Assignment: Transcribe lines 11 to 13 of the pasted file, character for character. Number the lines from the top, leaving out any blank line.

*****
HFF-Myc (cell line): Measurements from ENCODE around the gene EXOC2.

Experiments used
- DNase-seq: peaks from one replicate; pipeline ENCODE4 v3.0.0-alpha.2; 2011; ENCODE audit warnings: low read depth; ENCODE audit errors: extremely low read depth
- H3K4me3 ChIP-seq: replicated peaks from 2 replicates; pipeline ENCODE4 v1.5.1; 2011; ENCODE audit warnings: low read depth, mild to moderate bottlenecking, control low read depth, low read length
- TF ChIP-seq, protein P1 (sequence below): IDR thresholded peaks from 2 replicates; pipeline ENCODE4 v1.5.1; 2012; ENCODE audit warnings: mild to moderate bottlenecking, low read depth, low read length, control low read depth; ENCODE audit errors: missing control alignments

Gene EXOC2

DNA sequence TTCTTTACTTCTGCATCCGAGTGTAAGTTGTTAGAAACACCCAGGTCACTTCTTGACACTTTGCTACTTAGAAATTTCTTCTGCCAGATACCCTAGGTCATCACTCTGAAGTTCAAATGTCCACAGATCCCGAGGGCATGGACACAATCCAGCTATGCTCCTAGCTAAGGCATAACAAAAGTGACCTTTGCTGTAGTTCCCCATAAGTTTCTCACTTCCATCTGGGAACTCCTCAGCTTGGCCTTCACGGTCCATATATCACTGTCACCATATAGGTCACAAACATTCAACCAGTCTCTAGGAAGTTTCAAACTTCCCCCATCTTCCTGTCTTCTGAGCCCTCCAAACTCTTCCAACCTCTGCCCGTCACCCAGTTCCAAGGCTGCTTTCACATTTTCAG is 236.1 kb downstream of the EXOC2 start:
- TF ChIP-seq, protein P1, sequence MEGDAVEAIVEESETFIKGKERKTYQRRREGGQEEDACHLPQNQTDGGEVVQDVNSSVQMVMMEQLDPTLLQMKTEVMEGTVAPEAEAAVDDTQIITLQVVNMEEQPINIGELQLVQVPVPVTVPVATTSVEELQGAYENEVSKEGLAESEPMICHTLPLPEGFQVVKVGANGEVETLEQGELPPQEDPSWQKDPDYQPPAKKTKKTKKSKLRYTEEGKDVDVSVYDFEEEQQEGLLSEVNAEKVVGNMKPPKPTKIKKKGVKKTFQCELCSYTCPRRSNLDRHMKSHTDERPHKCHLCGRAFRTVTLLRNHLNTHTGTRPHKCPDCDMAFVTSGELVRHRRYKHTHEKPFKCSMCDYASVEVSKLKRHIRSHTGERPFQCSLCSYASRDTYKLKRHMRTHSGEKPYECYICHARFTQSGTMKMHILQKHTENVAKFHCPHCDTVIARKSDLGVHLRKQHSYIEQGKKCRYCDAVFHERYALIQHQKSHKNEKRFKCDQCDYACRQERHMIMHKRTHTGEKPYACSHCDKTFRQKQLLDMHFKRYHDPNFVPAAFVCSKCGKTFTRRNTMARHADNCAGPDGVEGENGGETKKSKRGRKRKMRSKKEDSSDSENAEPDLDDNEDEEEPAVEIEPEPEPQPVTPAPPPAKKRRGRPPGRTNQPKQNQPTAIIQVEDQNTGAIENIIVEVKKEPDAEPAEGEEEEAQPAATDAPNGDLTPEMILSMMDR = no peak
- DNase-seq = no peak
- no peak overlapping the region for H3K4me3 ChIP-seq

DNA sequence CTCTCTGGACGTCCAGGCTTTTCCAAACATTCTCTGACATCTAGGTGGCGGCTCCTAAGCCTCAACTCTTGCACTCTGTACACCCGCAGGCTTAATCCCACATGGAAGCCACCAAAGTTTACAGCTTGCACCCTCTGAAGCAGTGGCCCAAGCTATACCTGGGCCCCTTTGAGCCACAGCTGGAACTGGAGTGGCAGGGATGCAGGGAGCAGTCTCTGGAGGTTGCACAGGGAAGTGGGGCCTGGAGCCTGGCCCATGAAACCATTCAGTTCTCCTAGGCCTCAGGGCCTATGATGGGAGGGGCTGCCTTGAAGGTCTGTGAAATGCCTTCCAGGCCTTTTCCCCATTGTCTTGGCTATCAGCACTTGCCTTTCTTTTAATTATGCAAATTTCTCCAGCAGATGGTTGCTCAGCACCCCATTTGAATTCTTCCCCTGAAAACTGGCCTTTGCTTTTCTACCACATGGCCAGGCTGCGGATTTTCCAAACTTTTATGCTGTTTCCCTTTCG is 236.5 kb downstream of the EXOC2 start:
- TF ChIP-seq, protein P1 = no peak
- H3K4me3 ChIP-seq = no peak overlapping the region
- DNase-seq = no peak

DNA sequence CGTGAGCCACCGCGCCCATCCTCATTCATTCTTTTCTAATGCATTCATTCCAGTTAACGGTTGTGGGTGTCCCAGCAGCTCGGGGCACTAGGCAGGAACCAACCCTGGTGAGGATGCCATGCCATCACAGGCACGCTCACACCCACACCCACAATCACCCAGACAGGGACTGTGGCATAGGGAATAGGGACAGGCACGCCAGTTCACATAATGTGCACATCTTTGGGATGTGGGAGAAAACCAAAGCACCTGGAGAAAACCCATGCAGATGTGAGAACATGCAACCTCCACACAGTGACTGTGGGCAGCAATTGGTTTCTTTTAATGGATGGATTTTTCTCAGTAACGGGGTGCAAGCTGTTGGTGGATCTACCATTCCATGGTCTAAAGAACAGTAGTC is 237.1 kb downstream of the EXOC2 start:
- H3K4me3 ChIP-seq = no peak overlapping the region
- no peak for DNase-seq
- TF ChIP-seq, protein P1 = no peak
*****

DNA sequence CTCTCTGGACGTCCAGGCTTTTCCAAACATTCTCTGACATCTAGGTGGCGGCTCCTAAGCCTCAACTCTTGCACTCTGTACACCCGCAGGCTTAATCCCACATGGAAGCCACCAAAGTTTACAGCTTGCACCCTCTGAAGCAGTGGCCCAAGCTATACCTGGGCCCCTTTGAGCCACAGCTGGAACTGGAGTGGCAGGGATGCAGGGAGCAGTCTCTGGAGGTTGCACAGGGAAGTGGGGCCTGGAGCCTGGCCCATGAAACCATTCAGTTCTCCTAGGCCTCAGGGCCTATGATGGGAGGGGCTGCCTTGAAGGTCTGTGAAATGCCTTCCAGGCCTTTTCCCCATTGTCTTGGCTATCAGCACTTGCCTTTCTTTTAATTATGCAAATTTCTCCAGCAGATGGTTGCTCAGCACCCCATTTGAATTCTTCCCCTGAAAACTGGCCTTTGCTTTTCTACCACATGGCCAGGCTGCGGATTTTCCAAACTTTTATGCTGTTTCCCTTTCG is 236.5 kb downstream of the EXOC2 start:
- TF ChIP-seq, protein P1 = no peak
- H3K4me3 ChIP-seq = no peak overlapping the region